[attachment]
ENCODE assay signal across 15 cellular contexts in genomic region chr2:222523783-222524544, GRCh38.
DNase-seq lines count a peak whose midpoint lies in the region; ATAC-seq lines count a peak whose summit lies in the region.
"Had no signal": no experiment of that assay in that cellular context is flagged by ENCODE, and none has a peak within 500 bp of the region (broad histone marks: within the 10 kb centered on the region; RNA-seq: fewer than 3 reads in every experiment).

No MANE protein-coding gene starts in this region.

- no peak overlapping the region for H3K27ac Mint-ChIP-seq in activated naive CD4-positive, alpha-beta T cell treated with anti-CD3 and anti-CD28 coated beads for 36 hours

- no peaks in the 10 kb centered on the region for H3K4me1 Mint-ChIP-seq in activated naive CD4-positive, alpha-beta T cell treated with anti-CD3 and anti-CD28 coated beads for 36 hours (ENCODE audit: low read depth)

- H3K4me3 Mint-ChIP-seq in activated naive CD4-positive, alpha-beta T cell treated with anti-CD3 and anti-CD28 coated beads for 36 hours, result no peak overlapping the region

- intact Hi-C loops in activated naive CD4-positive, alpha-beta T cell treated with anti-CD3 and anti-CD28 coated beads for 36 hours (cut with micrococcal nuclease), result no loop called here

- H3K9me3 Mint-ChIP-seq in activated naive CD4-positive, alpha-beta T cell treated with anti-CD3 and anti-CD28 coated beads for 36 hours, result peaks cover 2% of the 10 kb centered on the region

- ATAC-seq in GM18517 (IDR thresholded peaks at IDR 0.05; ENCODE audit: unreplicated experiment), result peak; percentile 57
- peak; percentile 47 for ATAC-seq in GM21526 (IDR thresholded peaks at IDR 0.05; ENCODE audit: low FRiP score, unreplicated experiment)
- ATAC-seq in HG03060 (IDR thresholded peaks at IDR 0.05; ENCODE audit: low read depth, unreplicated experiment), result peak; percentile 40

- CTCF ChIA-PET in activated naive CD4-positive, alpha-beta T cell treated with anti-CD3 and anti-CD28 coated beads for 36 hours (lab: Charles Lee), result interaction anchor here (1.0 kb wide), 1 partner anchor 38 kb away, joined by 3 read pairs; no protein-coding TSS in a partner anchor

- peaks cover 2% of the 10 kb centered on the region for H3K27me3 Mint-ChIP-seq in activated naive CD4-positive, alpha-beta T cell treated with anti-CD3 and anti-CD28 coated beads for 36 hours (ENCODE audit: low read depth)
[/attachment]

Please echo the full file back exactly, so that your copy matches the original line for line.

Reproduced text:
ENCODE assay signal across 15 cellular contexts in genomic region chr2:222523783-222524544, GRCh38.
DNase-seq lines count a peak whose midpoint lies in the region; ATAC-seq lines count a peak whose summit lies in the region.
"Had no signal": no experiment of that assay in that cellular context is flagged by ENCODE, and none has a peak within 500 bp of the region (broad histone marks: within the 10 kb centered on the region; RNA-seq: fewer than 3 reads in every experiment).

No MANE protein-coding gene starts in this region.

- no peak overlapping the region for H3K27ac Mint-ChIP-seq in activated naive CD4-positive, alpha-beta T cell treated with anti-CD3 and anti-CD28 coated beads for 36 hours

- no peaks in the 10 kb centered on the region for H3K4me1 Mint-ChIP-seq in activated naive CD4-positive, alpha-beta T cell treated with anti-CD3 and anti-CD28 coated beads for 36 hours (ENCODE audit: low read depth)

- H3K4me3 Mint-ChIP-seq in activated naive CD4-positive, alpha-beta T cell treated with anti-CD3 and anti-CD28 coated beads for 36 hours, result no peak overlapping the region

- intact Hi-C loops in activated naive CD4-positive, alpha-beta T cell treated with anti-CD3 and anti-CD28 coated beads for 36 hours (cut with micrococcal nuclease), result no loop called here

- H3K9me3 Mint-ChIP-seq in activated naive CD4-positive, alpha-beta T cell treated with anti-CD3 and anti-CD28 coated beads for 36 hours, result peaks cover 2% of the 10 kb centered on the region

- ATAC-seq in GM18517 (IDR thresholded peaks at IDR 0.05; ENCODE audit: unreplicated experiment), result peak; percentile 57
- peak; percentile 47 for ATAC-seq in GM21526 (IDR thresholded peaks at IDR 0.05; ENCODE audit: low FRiP score, unreplicated experiment)
- ATAC-seq in HG03060 (IDR thresholded peaks at IDR 0.05; ENCODE audit: low read depth, unreplicated experiment), result peak; percentile 40

- CTCF ChIA-PET in activated naive CD4-positive, alpha-beta T cell treated with anti-CD3 and anti-CD28 coated beads for 36 hours (lab: Charles Lee), result interaction anchor here (1.0 kb wide), 1 partner anchor 38 kb away, joined by 3 read pairs; no protein-coding TSS in a partner anchor

- peaks cover 2% of the 10 kb centered on the region for H3K27me3 Mint-ChIP-seq in activated naive CD4-positive, alpha-beta T cell treated with anti-CD3 and anti-CD28 coated beads for 36 hours (ENCODE audit: low read depth)